Law Students Slam Law Camp Review

Growing epidemic of law students reviewing reviews

The Society of Otago University Law Students (SOULS) have got more than 200 people to submit their experiences of Law Camps in protest after a draft review of Law Camps was released that only drew on interviews with five former attendees.

A review of Law Camp was commissioned from Dunedin barrister David Sim after allegations of debauchery, drunkenness and nudity embarrassed Otago Uni and led to the camp being cancelled back in March. Former Dean Mark Henaghan’s attendance at Law Camp was also questioned.

If you want to stall a lawyer, criticise the process. SOULS used this classic technique and expressed concerns about the review process, after which they were asked to provide feedback on a draft copy of Sim’s Review. In particular, they questioned the fact that Sim’s review was based on interviews with only five students and one parent conducted by the University. SOULS said over 6000 students have attended the camp since its inception, so the small number of interviews made it “very difficult to fairly and accurately represent the experiences of the majority”.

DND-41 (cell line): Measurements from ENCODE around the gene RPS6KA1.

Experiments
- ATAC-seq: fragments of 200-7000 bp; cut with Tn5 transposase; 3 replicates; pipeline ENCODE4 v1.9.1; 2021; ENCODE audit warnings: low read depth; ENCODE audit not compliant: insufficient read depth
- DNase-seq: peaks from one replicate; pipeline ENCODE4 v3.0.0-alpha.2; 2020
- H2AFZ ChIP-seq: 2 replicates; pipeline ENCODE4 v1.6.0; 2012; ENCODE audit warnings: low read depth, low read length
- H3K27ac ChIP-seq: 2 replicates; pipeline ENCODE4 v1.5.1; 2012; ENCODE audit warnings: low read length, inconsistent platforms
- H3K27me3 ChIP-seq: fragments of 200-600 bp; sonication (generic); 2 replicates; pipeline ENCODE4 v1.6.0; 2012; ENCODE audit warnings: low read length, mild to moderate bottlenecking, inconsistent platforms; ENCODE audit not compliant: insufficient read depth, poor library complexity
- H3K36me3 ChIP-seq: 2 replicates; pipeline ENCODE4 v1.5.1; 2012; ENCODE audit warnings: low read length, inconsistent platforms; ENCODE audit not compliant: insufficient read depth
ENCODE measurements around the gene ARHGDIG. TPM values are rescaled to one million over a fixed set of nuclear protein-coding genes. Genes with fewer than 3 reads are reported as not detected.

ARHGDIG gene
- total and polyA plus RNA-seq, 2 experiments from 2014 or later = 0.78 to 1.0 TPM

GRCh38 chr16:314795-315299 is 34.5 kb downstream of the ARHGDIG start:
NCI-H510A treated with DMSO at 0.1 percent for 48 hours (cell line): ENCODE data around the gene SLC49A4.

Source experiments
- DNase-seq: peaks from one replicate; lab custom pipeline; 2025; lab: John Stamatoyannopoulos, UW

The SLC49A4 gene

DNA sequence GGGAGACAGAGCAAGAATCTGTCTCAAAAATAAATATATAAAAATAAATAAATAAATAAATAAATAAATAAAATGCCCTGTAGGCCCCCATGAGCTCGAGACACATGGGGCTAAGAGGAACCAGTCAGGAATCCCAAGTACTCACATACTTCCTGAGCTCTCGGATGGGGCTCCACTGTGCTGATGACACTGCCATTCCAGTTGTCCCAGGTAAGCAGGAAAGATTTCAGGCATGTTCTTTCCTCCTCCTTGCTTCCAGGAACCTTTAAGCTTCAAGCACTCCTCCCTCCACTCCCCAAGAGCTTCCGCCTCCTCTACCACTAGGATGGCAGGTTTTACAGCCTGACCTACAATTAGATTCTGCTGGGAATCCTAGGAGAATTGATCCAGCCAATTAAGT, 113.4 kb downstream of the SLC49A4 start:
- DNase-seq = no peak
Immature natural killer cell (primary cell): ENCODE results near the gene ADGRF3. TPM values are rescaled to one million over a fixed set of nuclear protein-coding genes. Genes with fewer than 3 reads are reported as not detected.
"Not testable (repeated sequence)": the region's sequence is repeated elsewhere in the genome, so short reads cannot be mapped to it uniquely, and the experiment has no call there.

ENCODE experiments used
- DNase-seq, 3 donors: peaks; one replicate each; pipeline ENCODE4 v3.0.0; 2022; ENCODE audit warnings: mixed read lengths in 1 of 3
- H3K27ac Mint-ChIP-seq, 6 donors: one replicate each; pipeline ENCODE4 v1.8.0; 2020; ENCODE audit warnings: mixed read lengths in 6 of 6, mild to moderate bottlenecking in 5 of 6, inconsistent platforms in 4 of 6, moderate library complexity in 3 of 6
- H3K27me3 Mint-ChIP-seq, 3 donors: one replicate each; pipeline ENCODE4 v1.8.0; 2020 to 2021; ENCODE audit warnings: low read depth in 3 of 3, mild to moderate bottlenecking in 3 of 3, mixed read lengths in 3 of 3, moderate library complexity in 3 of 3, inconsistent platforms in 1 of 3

SOULS also criticised the draft report’s focus on alcohol, sexualised behaviour and pressure rather than community service, sports, collegiality and friendship, which they see as also part of the camp.

In protest of the review, SOULS created its own online survey of Law Camp through a Google Form that was open to unlimited responses and did not require proof of law student status. SOULS President Tim Austen said 235 responses were received from past and present students, which were “overwhelmingly positive”.

Tim said SOULS “will be providing a further response to the draft Review and the student feedback will likely form part of this response. It makes sense to summarise the feedback [and] data received and also attach the submissions in full as an appendix”.

SOULS said it would need to see a final copy of the Review before deciding whether to support the Review being released publicly.

This article first appeared in Issue 22, 2018.
Posted 10:02pm Thursday 6th September 2018 by Esme Hall.